That is not to say the new government is about to jettison its predecessor's entire foreign policy. But Mr Ramesh leaves little doubt that the Singh Government will be giving more priority to strengthening political and economic relations with Singapore and Southeast Asia.

In fact, he expressed India's particular gratitude to Prime Minister Goh Chok Tong for sponsoring its membership attempt in APEC, although India failed to gain entry. Mr Ramesh characterized Prime Minister Goh as "India's steadfast friend."

He conceded that India had missed several opportunities to strengthen economic ties with Southeast Asia; for example, in 1965 and 1967 India declined opportunities to join ASEAN, decisions that he termed "big mistakes because we lost out on opportunities to be part of the tremendous economic growth of the region."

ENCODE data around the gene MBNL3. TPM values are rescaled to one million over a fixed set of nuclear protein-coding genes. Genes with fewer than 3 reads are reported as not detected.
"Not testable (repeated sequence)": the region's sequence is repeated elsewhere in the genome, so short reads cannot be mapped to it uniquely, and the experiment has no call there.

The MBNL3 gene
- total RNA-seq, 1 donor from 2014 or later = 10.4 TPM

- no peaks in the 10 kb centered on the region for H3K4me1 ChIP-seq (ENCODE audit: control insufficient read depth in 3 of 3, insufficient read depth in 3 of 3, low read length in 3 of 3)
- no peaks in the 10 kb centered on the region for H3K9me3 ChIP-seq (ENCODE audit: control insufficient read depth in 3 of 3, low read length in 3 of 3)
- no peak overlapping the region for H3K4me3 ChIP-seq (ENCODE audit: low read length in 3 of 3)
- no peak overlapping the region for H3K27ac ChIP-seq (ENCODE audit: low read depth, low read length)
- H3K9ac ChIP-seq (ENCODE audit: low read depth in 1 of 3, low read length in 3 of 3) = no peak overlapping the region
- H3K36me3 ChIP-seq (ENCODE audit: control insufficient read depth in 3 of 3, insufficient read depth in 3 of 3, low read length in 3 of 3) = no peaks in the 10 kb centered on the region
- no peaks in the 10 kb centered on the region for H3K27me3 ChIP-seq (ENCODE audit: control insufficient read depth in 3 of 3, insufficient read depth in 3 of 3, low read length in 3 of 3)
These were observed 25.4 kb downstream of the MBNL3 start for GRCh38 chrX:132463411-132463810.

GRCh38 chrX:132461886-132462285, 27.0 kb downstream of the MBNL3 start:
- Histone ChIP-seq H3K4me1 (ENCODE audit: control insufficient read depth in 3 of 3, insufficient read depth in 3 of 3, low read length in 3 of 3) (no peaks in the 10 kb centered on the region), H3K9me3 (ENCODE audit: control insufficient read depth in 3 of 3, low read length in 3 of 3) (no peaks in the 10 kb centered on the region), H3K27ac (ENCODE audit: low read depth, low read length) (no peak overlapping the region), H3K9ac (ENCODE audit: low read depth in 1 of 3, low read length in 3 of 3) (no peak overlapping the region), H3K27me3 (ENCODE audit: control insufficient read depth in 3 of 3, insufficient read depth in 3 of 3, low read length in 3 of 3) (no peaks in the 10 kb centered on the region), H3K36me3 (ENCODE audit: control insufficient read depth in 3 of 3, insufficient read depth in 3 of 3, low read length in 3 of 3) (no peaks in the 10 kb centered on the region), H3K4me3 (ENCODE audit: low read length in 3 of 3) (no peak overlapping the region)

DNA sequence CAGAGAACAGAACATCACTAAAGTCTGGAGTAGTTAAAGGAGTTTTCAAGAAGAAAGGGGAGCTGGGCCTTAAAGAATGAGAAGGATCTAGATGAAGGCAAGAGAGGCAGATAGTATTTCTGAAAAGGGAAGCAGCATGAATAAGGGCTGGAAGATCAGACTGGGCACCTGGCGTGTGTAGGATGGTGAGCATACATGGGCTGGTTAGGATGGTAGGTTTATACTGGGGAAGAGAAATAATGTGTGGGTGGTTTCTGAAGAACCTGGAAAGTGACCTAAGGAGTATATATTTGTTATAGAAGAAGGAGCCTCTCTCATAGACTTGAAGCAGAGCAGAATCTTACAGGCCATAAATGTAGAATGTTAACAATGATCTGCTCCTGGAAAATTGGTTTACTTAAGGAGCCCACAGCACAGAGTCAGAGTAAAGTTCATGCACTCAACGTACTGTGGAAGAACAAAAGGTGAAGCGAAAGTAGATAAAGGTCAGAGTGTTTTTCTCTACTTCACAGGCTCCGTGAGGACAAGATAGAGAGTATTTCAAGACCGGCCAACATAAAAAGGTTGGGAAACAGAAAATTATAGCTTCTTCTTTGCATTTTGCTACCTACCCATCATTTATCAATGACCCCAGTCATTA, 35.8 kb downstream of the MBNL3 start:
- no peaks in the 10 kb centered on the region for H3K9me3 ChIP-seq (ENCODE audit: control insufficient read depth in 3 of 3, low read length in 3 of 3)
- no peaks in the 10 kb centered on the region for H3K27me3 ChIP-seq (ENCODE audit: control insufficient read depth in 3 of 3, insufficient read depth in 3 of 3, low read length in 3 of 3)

He disclosed that a framework of a free-trade agreement between India and ASEAN was "in the pipeline."

"These may be small steps for Southeast Asia, but they are giant steps for India," Mr Ramesh said.

"There's no question that in the past our attitude toward the Southeast Asia and East Asia region was condescending and culturally and linguistically arrogant," he said.

"I think that part of the resentment that many Southeast Asians have toward India stems from this earlier arrogance on our part," Mr Ramesh said. "The last thing that Southeast Asians want from us is such arrogance."

"But that's changed now," Mr Ramesh declared. "We've moved a very long way in building better ties with Southeast Asia. Singapore has heavily invested in our telecom industry; the Malaysians are helping build highways. South Korea's LG and Hyundai are doing remarkably well in India. Trade and investment generally are growing. But it's only the tip of the iceberg. We are confident about much better times ahead."